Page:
The Open Gate Farm
269 Russell Road
Camano Island, WA 98282
August 31, 2011
Ripening Tomatoes at The Open Gate Farm
We are occasionally presented with an idea or item which folks think we should sell at our stand. Usually we decline for various reasons but recently two stellar products have come to our door which we would be remiss if we did not take on.
The first is Brother Timothy’s sourdough bread. This great neighbor and super friend has the gift. Those who know sourdough know what we mean. It takes a real gift to produce a good loaf of this finicky flour and he does it. It will be around after 11 or so in the mornings on Thursdays, Fridays, and Saturdays. Next week he’ll miss because a son is getting married and that always trumps making bread. But keep an eye out for it. That and his caramel pullapart buns.
The second is a more commercial looking product, Rain City Crunch. This gluten free treat is nothing short of incredible. We are having a hard time keeping our hooks out of the free samples we’re supposed to be putting out for you so you can try it. At only $6.50 a bag, it is a great item for your health conscious table or as a hostess gift when you head out to dinner at a friend’s. Give it as a gift. You will be remembered.
|Lettuce $2.50||Cinnamon Rolls $3.50|
|Green Leaf (2 Star)||Snickerdoodle Cookies $1.00|
|Speckled (Jackpot)||Breads: $6|
|Butter Head (Goldie)||Wednesday – White Artisan|
|Zucchini! $1.00 / lb.||Thursday – Oatmeal / Molasses|
|Scarlet Runner Beans||Friday – Challah $8|
|Kale $2.50 -limited||Saturday –|
|Red Russian||Whole Wheat & Olive / Cheese Boats $2|
|White Russian||Sourdough – every day this week!|
|Basil Bunches $2.50||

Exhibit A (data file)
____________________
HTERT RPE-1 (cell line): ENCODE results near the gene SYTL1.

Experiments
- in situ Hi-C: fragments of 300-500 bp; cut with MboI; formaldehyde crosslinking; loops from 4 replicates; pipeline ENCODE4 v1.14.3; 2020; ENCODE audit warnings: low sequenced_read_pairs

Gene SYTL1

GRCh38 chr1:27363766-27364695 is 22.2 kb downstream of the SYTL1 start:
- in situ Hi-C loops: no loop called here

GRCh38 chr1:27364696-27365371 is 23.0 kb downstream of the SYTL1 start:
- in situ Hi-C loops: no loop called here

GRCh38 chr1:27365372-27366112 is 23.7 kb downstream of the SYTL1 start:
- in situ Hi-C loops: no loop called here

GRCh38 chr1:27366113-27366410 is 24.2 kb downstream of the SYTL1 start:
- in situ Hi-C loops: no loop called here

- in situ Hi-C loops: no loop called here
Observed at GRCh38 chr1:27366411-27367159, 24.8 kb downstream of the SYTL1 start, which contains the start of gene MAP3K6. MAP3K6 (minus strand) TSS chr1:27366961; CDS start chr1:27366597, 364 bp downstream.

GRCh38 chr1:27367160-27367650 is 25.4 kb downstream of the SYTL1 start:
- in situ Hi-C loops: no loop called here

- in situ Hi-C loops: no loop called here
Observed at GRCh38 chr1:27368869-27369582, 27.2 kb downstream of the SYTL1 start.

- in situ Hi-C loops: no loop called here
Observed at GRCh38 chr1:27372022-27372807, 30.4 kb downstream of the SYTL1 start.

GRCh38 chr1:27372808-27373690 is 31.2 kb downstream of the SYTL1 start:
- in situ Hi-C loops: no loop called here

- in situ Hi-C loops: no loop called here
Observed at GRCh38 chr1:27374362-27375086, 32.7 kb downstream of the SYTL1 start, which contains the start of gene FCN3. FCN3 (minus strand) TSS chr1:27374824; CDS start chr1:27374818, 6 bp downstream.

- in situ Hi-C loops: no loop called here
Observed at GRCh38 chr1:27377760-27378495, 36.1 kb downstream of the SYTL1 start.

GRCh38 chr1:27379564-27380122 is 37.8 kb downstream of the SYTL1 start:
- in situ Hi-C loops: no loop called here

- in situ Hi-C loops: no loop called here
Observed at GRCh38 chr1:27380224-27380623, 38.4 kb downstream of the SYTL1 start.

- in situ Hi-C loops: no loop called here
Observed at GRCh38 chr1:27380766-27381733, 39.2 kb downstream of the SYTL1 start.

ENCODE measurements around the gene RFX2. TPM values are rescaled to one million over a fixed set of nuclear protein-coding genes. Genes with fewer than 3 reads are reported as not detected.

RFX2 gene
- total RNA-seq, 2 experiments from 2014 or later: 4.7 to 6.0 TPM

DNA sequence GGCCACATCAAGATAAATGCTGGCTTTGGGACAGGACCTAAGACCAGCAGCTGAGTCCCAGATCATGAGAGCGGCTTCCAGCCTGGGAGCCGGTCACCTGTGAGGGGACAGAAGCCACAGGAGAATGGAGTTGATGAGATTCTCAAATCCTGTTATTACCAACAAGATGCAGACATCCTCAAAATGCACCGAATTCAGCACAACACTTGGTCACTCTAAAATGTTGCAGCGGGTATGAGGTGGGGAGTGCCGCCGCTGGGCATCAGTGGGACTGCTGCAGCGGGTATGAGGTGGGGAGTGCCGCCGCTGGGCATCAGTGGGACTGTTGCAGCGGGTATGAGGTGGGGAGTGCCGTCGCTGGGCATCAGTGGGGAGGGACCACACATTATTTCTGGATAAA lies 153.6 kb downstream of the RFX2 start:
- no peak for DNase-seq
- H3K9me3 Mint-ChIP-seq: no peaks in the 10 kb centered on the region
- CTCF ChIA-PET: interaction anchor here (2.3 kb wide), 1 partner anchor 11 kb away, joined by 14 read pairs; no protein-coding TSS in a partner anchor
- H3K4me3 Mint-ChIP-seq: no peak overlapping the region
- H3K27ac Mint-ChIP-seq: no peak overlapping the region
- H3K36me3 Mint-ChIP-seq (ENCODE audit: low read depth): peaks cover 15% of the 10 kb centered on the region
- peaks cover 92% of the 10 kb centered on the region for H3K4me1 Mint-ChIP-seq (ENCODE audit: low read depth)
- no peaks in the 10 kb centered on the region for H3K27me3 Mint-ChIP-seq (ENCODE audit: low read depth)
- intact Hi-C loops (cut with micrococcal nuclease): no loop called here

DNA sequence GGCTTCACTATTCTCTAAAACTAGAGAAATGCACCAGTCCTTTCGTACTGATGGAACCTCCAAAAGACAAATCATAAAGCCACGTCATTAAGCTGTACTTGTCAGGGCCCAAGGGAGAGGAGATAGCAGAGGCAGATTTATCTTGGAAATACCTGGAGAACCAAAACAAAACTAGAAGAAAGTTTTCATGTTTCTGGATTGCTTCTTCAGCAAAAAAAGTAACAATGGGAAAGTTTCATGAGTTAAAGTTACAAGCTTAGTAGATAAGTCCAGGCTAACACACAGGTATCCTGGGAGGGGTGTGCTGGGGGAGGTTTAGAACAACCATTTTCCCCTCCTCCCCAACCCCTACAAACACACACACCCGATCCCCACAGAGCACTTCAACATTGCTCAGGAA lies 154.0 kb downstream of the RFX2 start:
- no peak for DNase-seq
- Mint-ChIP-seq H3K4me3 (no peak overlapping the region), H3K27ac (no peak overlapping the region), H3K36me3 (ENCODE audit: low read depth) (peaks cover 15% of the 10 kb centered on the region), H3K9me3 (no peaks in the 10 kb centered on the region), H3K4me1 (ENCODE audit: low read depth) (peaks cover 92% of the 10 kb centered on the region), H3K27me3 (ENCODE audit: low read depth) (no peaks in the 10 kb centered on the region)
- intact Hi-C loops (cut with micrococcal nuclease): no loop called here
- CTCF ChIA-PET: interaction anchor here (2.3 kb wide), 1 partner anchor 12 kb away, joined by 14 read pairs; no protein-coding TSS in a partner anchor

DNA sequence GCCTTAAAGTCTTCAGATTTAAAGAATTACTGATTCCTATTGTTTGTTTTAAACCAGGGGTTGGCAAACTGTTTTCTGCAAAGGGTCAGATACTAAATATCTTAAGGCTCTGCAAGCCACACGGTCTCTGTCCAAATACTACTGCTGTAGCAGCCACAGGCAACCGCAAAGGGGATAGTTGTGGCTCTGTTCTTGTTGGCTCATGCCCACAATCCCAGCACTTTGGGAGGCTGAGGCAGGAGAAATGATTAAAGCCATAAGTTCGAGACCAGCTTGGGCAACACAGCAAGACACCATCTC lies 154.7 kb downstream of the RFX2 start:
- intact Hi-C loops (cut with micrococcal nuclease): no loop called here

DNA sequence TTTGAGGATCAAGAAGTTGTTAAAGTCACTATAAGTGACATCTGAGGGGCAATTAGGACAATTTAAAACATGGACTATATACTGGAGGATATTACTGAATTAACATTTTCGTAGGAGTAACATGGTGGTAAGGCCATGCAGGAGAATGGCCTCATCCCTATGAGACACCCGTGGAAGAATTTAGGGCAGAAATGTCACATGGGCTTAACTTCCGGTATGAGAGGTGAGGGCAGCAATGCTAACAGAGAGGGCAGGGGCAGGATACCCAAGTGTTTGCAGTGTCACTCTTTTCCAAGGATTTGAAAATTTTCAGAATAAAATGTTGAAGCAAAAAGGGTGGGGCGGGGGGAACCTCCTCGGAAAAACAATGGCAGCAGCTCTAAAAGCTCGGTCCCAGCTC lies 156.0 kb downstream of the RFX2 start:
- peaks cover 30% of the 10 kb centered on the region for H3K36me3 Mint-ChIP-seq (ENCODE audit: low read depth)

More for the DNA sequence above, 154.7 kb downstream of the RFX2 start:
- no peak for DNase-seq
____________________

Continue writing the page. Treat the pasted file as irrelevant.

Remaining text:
|Orach Leaves $2.50||Rock Rose|
|Garlic – braids and bulbs||Butterfly Bush – purple|
|Red Osier Dogwood|
|High Bush Cranberry|
|Herbs for your windowsill|
|Rain City Crunch $6.50||Rosemary|
|T-Shirts – our own logo!||Sage – purple and plain|
|Thyme – gorgeous|
|A wide selection for steep slopes|
We’ve had a number of folks stopping by the stand who are despairing of getting any red tomatoes this year. Their yearning is echoed by the chickens who have been peering through the fence at ours, hoping the huge green orbs will soon turn red and they’ll get a few treats of ones not good enough for the stand.
They do that a lot around here. They stand along the outside of a fence, hoping to see a lettuce or kale or bean plant jump up and come over to within reach of their eager beaks. If you look carefully, you can even see where they have stuck their heads through the grid of the wire fences and rototilled up the dirt with their beaks as far as they can reach. Fortunately, that’s not far.
We humans do much the same, don’t we? We look through a fence at what we do not have, yearning for it, hoping against hope for it, and pretty soon find our lives centered around that unreachable object. Like a chicken staring at a green tomato, we can’t see the crunchy lettuce waiting for us just a few feet away. Learning to let go of what we can’t have is not easy. So we stick our necks out in some silly manner or other and rototill up some ground, pulling worms out as far as we can reach but dreaming of the tomato while our mouth is full of tasty worms.
And we never run out of tomatoes to wish for. If we become mature and stop wishing for things, we start wishing for relationships. We start wishing the perfect person would come in to our lives who would delight in supporting our self-centeredness. We start wishing a son or daughter would drop everything and pay attention to us. Or perhaps we wish our parent would stop trying to run our lives. Or that a sibling would get a life. Or a spouse would listen, really listen to what we are trying to say. Or that pay raise for all your extra efforts. And those are probably only the tips of icebergs. We have lots of wishes. But until the tomatoes get ripe, none of that will happen. Just ask the chickens. They can confirm that. It will take a while for your tomatoes to ripen, but maybe the chickens can show you some crunchy lettuce, just around a corner, until then.
Jon and Elaine, the tomato planting farmers, Snickers the tomato sniffing dog, Mystery the tomato free cat, Ben and his flock of tomato yearning chickens, and the Parson Dudley Brown and his flock of tomato ignoring ducks, all of whom live joyfully at
The Open Gate Farm
269 Russell Road,
Camano Island, WA 98282-8512
Open Wednesdays through Saturdays from 9 to 5, now until the end of September